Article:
A Compromise & Release Is One Settlement Option To Consider In California Workers’ Compensation Claim Disputes
In the workers’ compensation claim context in California, a compromise & release is one settlement option. This type of settlement, which brings about a clean break between the employee, the employer’s insurance carrier, and often the employer itself a full buyout of future medical and all other costs related to a workers’ compensation claim.
Assigning Percentage of Disability in order to Calculate a Compromise and Release
In a workers’ compensation claim, the amount of benefits paid out is a factor of the nature and extent of the injury suffered by an employee. The injury is referred to as a “disability,” and can be categorized as either temporary or permanent, and is assigned a percentage by a doctor. For example, an employee who suffers knee damage in a work-related accident and fails to fully recover after surgery might be assigned a 15% permanent disability rating, as well as a need for future lifetime medical care, including doctor’s visits, equipment, MRIs, and even additional surgeries. Disputes can arise because an employee may want a higher percentage, whereas the insurance carrier might argue for a lower one. Thus, negotiation is a key part of any compromise & release settlement.
From the insurance carrier’s perspective, step one is assigning a dollar amount to an injury report sent by an injured employee’s physician. This report is called a “permanent and stationary” report with regard to permanent disabilities because it refers to the threshold language for such an injury. The dollar amount is broken down by category, and by year, in accordance with the anticipated lifespan of the injured employee. By doing this, the employer’s insurance carrier is able to create an estimate of the maximum benefits it might have to pay out.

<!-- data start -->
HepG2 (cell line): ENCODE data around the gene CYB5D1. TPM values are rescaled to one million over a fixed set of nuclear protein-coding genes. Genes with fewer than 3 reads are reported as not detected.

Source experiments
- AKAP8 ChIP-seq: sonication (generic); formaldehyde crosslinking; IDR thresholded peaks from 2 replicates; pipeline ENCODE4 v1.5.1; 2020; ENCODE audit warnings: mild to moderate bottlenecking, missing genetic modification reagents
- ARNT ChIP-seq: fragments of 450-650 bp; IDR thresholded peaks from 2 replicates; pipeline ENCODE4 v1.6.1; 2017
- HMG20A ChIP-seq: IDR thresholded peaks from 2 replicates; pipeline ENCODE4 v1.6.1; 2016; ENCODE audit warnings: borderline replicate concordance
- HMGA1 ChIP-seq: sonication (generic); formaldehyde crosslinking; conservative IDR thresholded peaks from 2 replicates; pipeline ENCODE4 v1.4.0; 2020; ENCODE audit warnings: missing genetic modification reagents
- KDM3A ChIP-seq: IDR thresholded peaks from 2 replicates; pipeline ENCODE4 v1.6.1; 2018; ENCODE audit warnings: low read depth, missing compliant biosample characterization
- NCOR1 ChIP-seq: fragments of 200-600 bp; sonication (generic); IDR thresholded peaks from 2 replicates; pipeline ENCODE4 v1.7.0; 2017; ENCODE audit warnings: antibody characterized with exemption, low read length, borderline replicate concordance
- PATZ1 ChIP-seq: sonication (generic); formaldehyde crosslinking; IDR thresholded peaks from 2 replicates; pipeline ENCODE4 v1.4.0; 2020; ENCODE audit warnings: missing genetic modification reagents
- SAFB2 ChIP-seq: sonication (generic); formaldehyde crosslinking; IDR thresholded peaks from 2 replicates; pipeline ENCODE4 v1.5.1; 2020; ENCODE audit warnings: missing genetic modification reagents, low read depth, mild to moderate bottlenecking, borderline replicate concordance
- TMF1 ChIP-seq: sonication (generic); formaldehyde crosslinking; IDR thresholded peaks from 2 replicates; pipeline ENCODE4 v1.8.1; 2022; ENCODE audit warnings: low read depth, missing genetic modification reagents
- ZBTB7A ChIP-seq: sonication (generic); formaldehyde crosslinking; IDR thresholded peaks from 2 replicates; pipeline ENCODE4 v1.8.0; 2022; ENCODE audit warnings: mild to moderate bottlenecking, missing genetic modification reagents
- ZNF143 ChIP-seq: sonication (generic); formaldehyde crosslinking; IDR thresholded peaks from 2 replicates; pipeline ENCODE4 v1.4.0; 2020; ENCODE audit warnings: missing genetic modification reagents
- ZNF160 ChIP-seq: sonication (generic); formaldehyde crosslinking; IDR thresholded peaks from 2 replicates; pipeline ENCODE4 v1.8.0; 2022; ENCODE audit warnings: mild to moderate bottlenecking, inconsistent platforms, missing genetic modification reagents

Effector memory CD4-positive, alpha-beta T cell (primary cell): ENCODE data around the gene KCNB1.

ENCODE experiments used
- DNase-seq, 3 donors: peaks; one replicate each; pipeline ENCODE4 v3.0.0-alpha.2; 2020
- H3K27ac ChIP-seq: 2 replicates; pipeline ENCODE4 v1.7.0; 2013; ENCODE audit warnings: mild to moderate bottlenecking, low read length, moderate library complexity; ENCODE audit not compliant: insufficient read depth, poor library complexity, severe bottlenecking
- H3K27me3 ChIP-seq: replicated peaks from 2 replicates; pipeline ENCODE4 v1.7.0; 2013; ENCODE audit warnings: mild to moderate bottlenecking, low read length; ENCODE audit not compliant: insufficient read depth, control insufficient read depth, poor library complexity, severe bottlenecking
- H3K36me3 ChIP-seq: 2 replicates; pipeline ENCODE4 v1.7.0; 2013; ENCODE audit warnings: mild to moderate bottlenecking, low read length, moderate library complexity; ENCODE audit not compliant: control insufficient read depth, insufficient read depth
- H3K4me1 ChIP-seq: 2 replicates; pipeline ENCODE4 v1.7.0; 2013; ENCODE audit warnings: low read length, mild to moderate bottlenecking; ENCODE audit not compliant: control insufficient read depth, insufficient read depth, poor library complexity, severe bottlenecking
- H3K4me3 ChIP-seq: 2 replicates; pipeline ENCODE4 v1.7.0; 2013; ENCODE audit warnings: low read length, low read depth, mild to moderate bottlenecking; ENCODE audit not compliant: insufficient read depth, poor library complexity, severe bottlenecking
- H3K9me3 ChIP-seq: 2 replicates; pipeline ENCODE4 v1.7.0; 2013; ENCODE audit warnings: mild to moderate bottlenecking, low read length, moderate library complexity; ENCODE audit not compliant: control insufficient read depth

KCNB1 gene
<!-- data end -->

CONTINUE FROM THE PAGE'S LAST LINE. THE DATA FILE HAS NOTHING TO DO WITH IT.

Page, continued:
Because they do not want to pay the maximum, the insurer’s next step is to create arguments for lowering the estimate. One way of doing this is to argue that the employee’s treatment history suggests less extensive long-term treatment needs than those forecasted in the doctor’s permanent and stationary report. Even if case handlers at the insurer obtain permission from the insurer to pay out the maximum estimate of benefits, such a payout will almost certainly never occur in the early stages of negotiation with an injured employee. For this reason, an experienced California workers’ compensation attorney skilled in the art of negotiation and familiar with the tactics of employer insurance carriers will be of great assistance in securing the best compromise & release payout possible. An attorney will show how insurance carrier valuations of future treatment costs are incompatible with real out-of-pocket future treatment costs for an individual employee. An attorney will also make sure that you are compensated for every aspect of medical treatment covered in your doctor’s report on your injury, and will argue for any potentially necessary treatment not included in the report. The insurance carrier will be represented by experienced counsel; with your health and financial future at stake, make sure you are as well.